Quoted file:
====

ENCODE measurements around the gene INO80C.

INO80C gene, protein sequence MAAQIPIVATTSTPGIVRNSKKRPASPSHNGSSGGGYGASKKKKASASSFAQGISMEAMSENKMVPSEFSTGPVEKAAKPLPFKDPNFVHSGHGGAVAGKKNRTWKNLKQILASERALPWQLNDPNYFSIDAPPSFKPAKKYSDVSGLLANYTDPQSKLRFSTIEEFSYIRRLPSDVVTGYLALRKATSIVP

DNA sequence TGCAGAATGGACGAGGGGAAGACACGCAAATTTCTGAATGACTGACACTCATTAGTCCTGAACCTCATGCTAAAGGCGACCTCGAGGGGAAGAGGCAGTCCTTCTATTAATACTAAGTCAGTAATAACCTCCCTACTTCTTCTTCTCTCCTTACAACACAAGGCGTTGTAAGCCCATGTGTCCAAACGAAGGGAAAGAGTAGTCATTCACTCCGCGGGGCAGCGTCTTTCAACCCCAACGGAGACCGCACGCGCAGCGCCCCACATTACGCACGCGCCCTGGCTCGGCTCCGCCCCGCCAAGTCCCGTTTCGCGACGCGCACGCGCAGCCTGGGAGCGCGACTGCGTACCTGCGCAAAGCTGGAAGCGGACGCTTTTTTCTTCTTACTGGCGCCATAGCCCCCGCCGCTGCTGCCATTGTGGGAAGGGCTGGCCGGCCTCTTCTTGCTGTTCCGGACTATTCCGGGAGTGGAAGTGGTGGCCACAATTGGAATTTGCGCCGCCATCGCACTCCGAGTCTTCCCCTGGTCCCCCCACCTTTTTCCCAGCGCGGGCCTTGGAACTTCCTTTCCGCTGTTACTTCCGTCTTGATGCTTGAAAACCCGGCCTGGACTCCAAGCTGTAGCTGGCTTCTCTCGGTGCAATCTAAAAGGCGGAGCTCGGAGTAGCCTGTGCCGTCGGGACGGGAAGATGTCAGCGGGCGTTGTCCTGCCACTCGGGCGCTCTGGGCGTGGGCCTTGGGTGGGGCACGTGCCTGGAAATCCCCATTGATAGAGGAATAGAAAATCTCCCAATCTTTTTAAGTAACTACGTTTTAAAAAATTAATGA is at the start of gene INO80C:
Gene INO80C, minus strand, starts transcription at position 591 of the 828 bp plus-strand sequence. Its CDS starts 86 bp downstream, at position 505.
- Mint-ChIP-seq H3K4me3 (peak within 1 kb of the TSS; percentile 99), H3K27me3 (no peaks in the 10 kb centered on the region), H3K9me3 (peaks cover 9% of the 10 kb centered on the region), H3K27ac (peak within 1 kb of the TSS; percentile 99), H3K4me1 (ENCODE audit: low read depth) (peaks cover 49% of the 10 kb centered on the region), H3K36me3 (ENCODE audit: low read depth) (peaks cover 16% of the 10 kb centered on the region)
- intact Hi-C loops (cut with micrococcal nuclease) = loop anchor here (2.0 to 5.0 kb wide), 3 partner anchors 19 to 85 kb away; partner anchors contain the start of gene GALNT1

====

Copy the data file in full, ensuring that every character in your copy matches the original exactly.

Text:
ENCODE measurements around the gene INO80C.

INO80C gene, protein sequence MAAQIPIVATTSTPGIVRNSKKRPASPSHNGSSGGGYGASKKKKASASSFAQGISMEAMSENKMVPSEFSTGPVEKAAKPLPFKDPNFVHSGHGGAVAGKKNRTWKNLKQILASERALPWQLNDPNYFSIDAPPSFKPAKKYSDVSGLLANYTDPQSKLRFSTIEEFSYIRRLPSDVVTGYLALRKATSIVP

DNA sequence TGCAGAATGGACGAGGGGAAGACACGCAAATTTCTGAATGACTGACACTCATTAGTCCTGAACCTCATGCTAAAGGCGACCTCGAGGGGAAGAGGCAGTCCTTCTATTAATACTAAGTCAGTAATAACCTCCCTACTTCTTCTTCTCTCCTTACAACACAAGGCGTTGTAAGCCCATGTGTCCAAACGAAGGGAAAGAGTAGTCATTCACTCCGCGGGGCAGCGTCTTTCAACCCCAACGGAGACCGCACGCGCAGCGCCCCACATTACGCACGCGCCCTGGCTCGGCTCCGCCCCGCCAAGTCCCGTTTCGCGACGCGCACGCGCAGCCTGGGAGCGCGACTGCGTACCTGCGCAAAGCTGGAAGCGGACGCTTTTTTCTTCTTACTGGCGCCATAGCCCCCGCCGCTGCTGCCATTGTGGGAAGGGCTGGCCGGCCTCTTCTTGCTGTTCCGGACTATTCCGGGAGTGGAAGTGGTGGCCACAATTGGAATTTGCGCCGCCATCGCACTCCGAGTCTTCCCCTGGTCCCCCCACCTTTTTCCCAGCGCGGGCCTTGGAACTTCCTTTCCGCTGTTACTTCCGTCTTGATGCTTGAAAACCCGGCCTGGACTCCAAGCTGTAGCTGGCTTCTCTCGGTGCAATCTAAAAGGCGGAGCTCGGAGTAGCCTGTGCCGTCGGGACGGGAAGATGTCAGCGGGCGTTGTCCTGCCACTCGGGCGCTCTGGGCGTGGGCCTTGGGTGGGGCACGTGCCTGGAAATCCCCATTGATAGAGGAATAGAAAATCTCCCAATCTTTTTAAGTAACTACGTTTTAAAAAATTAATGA is at the start of gene INO80C:
Gene INO80C, minus strand, starts transcription at position 591 of the 828 bp plus-strand sequence. Its CDS starts 86 bp downstream, at position 505.
- Mint-ChIP-seq H3K4me3 (peak within 1 kb of the TSS; percentile 99), H3K27me3 (no peaks in the 10 kb centered on the region), H3K9me3 (peaks cover 9% of the 10 kb centered on the region), H3K27ac (peak within 1 kb of the TSS; percentile 99), H3K4me1 (ENCODE audit: low read depth) (peaks cover 49% of the 10 kb centered on the region), H3K36me3 (ENCODE audit: low read depth) (peaks cover 16% of the 10 kb centered on the region)
- intact Hi-C loops (cut with micrococcal nuclease) = loop anchor here (2.0 to 5.0 kb wide), 3 partner anchors 19 to 85 kb away; partner anchors contain the start of gene GALNT1